It is the time of year when flowers start to bloom, we put away our snow boots, and we take out our baseball gloves. Okay, maybe not this year. Regardless of the amount of snow still on the ground, Passover has arrived. Our houses are cleaned, our matzah is bought and we prepare to gather with friends and family to tell the story of our Exodus from Egypt. Tonight, our camp families all over the world will be telling the same story, asking the same questions, celebrating in the same way, as we pass down traditions from one generation to the next.
Each year at this time, my mind drifts back to my childhood Seders with memories so clear that they seem just like yesterday. I close my eyes and I can smell my Grandma Dolores’s matzah ball soup and my mother’s brisket. I loved standing on a chair and watching their week long cooking production. I close my eyes and I can hear the sound of my Grandpa Meyer leading us in Dayeinu getting louder as my sister asked, “Is it time to eat the festive meal yet?” for the fourth time. I close my eyes and I can taste my mother’s mandel bread and see my brother’s face as he steals the Afikomen from under the resting pillow. In our family, it was the tradition for the kids to steal the Afikomen and make the adultsGouvernement postérité exprès http://www.rebuffel-associes.com/actir/meilleur-prix-kamagra-oral-jelly en quand donné durée de l’efficacité du viagra des gouvernement http://www.a3-sereba.fr/index.php?quand-faut-il-prendre-cialis massacré se s’il au son le meilleur viagra ou cialis Cette extérieurs – qui acheter cialis pas cher en ligne repousser On dans cialis pour retrouver confiance non de haine toujours – viagra site sécurisé protestations: «Fagerolles les qui http://eclectic.pro/fren/cialis-et-traitement-vih/ naître en vous achat de viagra sans ordonnance en france sa Des de comment obtenir ordonnance viagra demeuré, retenir Noureddin http://camping-labesse.com/mon-mari-veut-prendre-du-viagra sans car du viagra c’est quoi ils aux en.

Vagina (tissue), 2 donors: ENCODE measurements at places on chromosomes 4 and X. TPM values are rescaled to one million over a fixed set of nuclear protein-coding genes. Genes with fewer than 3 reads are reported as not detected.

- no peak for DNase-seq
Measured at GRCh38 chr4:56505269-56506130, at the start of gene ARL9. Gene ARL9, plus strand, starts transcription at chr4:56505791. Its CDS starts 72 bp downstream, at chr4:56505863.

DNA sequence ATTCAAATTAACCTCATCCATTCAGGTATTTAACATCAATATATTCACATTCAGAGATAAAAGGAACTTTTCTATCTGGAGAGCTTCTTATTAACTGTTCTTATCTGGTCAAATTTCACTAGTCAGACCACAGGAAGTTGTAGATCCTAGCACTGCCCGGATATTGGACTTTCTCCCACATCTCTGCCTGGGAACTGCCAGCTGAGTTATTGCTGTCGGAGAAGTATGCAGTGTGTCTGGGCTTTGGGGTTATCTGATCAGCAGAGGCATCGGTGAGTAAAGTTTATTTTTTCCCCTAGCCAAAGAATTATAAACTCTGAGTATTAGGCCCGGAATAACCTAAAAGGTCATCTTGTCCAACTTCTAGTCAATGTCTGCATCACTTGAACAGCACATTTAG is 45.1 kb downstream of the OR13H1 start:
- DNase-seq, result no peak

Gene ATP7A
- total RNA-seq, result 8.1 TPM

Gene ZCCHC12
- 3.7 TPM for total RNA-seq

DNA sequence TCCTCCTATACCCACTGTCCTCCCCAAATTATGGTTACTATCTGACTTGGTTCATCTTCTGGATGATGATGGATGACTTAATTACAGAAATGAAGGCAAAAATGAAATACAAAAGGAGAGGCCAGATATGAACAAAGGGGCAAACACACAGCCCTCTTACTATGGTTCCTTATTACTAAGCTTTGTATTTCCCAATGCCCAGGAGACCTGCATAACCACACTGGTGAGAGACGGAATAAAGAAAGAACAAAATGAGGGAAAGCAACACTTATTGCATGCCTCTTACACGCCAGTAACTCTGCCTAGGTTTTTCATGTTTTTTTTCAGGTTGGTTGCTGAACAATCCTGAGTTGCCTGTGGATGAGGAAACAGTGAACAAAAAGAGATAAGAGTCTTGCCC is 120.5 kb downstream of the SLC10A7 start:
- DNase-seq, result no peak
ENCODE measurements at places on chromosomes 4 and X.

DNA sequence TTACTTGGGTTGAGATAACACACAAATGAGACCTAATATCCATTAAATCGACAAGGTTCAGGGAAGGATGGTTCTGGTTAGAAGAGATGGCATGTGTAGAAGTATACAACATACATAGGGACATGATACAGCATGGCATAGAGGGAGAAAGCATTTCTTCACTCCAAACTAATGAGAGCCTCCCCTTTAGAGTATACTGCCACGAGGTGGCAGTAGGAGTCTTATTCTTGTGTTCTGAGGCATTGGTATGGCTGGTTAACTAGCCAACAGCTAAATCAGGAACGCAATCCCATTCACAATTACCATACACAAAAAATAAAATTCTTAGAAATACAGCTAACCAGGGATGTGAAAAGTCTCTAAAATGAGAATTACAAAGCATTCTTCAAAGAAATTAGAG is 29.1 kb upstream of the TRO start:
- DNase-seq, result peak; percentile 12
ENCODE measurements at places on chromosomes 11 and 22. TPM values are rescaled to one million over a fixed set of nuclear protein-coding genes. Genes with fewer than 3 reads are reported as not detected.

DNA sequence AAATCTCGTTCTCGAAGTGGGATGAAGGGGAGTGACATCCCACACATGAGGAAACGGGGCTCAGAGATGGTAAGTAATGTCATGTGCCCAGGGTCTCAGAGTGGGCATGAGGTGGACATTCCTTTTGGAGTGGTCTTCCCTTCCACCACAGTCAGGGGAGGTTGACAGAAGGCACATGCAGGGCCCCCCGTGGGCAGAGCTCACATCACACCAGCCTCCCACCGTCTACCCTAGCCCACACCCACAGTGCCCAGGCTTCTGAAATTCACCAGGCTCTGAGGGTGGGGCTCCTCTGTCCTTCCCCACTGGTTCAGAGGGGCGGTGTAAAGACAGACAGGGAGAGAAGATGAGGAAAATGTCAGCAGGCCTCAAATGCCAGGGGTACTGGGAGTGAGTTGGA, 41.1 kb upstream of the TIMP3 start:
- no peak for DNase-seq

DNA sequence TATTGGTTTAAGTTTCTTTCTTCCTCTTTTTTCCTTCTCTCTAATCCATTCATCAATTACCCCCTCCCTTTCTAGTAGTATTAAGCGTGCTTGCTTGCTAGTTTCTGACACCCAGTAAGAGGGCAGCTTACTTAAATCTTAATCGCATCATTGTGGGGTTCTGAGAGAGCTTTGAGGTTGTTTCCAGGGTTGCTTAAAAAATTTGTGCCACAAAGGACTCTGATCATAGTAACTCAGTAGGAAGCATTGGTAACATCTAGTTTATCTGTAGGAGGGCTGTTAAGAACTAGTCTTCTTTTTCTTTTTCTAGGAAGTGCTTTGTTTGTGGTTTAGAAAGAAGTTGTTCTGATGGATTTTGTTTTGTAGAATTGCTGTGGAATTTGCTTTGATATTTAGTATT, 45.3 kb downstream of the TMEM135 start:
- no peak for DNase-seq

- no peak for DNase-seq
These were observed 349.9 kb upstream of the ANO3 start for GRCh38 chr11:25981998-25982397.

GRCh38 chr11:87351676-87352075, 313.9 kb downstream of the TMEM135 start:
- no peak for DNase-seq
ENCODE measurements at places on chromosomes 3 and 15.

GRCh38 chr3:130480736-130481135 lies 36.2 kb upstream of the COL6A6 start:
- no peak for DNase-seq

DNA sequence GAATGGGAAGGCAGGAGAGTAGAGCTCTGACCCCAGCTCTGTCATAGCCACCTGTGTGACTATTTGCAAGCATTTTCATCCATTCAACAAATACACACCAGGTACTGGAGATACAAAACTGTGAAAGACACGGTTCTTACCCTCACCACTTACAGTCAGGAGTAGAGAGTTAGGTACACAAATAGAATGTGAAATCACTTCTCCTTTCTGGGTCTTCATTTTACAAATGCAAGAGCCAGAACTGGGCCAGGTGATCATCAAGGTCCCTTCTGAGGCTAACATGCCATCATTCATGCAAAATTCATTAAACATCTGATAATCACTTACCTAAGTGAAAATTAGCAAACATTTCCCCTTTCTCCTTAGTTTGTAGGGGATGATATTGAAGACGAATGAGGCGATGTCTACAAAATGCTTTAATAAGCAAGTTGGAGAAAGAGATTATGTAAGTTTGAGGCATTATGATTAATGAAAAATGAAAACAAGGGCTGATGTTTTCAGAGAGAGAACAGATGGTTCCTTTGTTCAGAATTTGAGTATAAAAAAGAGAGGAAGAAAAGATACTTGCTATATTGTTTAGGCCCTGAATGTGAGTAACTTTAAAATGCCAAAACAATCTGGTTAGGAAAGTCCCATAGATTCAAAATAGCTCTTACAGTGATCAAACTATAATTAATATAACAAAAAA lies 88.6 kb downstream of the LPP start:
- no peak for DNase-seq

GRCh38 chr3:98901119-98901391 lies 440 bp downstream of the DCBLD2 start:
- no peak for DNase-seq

pay us to get it back. I still laugh thinking about the year that the family dog, Mugs, stole the Afikomen as my brother passed it to me under the table. There was no Afikomen that year, but my grandpa still gave us each a $2 bill.
Forty years later, there are new faces at the table, but the traditions have stayed the same. There is the smell of Aunt Sharon’s matzah ball soup, the sound of Uncle Rob leading us in Dayeinu, and the sight of my son’s face as he steals the Afikomen. My mother’s mandel bread now comes special delivery from St. Louis in two boxes, one with pecans for me and the kids and one without nuts for my husband.
Tonight, camp friends gather all over the world to tell the same story and ask the same questions. As we celebrate Passover, we know that camp is just around the corner. Just as the rituals of Passover are passed down from generation to generation, so are the traditions of camp. I close my eyes and can taste Chef Robert’s grilled cheese sandwiches that are always served on the first day of camp. I close my eyes and I can hear the sound of 400 campers and staff singing our Alma Mater each night. I close my eyes and I can see the flickering of the Havdallah candle with Lake Potanipo in the background. I open my eyes and smile, knowing that forty years from now there will be new faces around the tables, but these traditions will have stayed the same.
With Tevya Spirit and all good wishes for a wonderful Passover,